COVID-19 resurgence with a new variant virus is pushing area hospital facilities to maximum lengths as medical staff grow weary in year two of a pandemic that shows no signs of disappearing soon.
Stone County Medical Center Administrator Jody Smotherman said daily census counts and emergency room visits are at their highest rate in a “long time” and reflect numbers more typical of the winter season when influenza symptoms are more common. And while there are no plans for long-term care for COVID patients at SCMC, the White River Medical System’s flagship hospital at Batesville is near capacity with between 30 and 40 patients in its COVID unit.
“We’re stretched pretty thin. There’s no doubt about that,” Smotherman said. “And, unfortunately, we’re in a situation where so many of us have been isolated for so long our immunities are down and people are sicker than they would normally be this time of year. Their symptoms are heightened because we’re running on low immunity.”
But two of the biggest concerns about the latest COVID variant wave, Smotherman said, are the demographic shift health care professionals are seeing in COVID patients and the rate at which is spreads.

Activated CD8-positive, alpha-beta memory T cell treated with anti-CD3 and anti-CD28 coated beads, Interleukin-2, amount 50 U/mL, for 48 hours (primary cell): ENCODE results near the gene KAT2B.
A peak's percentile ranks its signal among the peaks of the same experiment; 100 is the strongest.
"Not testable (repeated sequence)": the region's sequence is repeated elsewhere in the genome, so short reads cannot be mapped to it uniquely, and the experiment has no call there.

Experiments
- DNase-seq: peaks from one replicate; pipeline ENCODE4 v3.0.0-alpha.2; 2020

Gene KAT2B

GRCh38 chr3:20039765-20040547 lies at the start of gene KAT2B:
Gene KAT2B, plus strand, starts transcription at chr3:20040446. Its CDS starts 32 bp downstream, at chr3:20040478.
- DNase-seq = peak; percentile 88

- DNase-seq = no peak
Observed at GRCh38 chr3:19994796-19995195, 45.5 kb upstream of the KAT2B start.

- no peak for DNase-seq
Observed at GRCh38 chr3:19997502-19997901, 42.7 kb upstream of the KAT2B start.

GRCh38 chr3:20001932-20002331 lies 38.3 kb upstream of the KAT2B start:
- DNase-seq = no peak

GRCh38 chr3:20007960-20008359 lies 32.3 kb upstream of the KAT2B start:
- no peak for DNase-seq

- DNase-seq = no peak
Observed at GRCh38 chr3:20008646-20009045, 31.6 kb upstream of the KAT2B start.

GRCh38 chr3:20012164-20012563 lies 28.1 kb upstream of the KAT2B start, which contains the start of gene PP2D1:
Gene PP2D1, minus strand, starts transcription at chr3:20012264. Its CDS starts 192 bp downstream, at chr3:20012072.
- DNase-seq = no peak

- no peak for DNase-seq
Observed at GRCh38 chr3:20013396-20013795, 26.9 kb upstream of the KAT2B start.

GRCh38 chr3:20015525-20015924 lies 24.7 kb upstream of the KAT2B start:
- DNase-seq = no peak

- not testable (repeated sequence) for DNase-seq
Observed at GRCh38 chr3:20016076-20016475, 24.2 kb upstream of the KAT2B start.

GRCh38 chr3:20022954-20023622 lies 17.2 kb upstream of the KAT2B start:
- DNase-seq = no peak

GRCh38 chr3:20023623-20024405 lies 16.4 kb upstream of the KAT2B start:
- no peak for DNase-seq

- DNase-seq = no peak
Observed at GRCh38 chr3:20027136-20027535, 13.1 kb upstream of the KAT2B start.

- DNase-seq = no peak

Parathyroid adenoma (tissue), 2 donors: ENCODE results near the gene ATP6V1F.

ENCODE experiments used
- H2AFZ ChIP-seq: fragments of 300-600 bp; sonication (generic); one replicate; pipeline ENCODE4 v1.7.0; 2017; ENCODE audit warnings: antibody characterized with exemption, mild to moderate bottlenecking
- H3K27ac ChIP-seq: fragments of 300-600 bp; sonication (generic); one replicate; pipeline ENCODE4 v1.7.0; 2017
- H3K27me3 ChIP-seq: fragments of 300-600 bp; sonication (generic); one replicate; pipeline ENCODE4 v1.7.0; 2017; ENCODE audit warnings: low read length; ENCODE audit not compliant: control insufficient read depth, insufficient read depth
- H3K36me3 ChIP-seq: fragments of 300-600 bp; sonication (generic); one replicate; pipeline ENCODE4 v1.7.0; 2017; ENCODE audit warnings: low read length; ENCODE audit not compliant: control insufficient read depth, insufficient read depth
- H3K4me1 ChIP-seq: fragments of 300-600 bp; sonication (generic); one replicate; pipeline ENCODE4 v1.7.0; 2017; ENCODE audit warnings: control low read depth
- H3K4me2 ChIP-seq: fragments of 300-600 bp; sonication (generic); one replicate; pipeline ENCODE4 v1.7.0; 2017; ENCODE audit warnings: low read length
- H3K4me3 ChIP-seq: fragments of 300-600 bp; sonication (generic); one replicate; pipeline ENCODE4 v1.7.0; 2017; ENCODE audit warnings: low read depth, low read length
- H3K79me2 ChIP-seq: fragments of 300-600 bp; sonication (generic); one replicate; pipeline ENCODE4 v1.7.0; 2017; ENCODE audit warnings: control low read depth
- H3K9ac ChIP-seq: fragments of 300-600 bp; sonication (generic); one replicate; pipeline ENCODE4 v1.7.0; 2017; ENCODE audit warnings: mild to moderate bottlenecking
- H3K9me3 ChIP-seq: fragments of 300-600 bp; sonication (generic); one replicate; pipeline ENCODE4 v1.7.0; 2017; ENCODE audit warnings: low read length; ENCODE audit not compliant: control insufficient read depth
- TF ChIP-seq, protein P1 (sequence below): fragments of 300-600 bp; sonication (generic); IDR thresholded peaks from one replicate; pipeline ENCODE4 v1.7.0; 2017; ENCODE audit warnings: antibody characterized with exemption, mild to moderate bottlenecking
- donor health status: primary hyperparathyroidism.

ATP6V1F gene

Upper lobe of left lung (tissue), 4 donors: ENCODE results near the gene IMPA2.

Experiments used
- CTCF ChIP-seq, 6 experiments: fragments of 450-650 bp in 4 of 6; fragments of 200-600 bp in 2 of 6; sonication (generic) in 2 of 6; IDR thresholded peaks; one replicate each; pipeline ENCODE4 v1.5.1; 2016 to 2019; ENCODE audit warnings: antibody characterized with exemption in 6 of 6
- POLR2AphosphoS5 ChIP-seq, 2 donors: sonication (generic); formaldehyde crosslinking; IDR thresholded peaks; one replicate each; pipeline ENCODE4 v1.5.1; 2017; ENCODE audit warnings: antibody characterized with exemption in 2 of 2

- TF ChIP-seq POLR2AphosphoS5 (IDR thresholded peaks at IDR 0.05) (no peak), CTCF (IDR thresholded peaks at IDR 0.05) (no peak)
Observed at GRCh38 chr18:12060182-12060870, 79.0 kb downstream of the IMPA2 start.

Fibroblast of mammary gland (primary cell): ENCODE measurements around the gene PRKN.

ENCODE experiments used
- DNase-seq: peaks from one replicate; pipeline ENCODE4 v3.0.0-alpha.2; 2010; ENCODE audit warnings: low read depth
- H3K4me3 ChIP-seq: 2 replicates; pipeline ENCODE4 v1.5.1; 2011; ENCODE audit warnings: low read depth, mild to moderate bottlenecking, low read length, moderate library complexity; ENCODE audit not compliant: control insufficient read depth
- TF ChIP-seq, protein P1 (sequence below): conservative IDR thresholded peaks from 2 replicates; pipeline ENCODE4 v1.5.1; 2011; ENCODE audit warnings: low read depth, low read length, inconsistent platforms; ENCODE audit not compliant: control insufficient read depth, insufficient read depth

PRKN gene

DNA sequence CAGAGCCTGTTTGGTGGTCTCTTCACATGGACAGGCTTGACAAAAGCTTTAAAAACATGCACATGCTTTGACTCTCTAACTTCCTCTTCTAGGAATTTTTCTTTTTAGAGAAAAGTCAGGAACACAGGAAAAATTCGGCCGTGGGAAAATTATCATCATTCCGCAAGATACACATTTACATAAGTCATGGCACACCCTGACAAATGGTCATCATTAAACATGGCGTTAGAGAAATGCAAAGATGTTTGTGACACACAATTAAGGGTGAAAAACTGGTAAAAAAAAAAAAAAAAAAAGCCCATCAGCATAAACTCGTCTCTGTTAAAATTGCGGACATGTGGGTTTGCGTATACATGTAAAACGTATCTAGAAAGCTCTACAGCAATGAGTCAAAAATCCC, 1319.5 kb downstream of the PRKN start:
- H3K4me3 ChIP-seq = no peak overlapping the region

“In the alpha wave a year ago, we were seeing older people with pre-existing conditions and the symptoms may not have been that severe, but now, we’re looking at a younger population altogether, that can be severely affected by this, and with no pre-existing conditions,” he said.
“The virus has clearly mutated, it’s more aggressive, easier to get and we’re reading that it can be 64 percent more contagious than the alpha. And it’s safe to say that the vast majority of our patients are those who are un-vaccinated.”
Read the complete story in the Aug. 4 issue.
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